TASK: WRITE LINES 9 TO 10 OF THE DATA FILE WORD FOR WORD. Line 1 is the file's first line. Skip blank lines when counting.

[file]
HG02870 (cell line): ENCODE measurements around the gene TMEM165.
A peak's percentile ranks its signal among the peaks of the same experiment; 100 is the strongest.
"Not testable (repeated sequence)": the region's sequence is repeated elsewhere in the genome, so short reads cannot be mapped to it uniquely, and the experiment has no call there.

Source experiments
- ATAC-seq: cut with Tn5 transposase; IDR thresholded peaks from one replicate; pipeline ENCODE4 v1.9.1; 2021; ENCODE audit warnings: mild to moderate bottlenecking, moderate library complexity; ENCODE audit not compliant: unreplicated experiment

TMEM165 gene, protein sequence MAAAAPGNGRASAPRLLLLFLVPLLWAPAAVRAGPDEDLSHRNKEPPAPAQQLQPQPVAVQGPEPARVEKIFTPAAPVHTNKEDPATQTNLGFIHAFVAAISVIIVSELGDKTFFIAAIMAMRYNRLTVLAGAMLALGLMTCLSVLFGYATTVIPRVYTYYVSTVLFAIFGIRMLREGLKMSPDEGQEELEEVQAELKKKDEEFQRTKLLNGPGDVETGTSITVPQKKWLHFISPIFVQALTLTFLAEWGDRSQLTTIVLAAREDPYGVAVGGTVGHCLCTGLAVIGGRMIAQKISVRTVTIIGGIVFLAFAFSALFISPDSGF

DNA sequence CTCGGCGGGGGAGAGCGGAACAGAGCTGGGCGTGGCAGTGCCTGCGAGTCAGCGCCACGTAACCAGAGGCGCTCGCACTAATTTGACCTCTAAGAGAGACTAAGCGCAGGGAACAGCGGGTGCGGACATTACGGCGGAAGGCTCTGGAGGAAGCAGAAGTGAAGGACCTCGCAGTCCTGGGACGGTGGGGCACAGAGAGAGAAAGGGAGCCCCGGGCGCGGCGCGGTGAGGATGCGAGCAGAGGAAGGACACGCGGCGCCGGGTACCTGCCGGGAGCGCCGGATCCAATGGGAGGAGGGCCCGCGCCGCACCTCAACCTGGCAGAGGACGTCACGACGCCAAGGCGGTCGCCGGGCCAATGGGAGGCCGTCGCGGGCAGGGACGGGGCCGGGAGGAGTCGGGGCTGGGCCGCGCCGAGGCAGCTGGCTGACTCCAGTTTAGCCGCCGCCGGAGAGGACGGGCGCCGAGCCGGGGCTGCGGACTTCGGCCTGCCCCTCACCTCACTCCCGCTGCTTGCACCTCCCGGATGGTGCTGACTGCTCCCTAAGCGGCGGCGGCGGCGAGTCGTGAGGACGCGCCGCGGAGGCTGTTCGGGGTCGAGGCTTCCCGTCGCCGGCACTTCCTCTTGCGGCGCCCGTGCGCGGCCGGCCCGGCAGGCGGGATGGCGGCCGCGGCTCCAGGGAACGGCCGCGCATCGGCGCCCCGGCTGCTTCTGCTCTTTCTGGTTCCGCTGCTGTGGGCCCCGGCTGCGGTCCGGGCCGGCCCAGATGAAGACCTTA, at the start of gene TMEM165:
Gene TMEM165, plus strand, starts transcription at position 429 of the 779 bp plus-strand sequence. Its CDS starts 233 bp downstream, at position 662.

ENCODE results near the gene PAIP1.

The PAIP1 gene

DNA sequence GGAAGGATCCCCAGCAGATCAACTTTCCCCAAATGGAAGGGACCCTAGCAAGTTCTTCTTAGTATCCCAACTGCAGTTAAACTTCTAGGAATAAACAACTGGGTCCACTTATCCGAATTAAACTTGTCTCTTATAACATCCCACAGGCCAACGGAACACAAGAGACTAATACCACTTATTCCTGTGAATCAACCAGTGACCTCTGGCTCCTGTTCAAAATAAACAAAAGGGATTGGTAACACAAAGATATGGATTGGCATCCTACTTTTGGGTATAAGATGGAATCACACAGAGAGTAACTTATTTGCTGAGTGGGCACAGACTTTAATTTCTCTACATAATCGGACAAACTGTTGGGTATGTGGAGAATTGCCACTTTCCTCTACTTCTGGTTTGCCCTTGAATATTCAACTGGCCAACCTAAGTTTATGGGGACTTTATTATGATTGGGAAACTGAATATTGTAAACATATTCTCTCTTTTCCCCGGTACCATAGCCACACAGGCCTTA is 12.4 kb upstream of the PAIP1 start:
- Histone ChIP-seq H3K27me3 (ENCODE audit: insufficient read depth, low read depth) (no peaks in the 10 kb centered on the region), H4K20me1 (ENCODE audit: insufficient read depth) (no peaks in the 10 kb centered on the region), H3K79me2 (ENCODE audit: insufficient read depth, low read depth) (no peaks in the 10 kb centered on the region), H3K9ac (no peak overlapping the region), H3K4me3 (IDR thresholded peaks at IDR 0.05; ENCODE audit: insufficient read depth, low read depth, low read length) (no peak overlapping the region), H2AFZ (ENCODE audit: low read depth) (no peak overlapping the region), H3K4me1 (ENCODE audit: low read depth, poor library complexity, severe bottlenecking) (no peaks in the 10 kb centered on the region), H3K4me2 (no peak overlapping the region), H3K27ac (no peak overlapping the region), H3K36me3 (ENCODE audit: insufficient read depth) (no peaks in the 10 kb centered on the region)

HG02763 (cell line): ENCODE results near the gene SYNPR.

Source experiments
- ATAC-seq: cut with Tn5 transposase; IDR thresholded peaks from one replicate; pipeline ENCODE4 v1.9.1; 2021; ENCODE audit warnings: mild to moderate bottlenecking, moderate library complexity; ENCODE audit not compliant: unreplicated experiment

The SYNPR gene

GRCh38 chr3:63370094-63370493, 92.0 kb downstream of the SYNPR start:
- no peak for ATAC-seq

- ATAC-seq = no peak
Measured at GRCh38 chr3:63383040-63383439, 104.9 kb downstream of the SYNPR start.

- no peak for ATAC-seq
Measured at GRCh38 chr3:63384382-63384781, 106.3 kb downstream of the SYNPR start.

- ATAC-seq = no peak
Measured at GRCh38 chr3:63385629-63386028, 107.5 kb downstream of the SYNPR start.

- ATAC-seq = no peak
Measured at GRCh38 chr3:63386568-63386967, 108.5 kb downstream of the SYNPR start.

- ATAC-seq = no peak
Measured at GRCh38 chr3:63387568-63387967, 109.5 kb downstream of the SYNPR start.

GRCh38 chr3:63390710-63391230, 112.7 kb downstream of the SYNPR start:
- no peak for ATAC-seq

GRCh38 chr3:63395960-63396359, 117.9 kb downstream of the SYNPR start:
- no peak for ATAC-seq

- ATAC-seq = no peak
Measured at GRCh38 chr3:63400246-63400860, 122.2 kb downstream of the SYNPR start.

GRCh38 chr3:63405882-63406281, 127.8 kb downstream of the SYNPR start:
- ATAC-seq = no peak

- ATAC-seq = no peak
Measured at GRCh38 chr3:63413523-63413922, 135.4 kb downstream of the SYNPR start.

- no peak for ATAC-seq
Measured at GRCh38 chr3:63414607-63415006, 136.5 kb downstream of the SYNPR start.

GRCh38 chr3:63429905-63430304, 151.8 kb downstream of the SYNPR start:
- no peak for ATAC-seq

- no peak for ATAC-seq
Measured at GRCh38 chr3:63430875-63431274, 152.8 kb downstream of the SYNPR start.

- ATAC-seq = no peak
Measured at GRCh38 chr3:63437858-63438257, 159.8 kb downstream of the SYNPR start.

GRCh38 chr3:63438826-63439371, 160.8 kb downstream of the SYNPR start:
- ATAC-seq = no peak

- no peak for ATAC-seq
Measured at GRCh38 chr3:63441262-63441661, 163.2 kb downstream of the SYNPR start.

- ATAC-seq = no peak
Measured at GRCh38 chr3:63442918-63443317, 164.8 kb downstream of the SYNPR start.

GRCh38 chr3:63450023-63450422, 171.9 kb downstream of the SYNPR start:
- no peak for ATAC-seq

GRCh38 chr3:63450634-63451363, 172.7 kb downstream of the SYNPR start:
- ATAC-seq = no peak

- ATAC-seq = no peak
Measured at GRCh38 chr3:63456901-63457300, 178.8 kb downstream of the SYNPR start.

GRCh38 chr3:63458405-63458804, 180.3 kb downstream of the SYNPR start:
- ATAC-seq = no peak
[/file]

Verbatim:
ENCODE results near the gene PAIP1.

The PAIP1 gene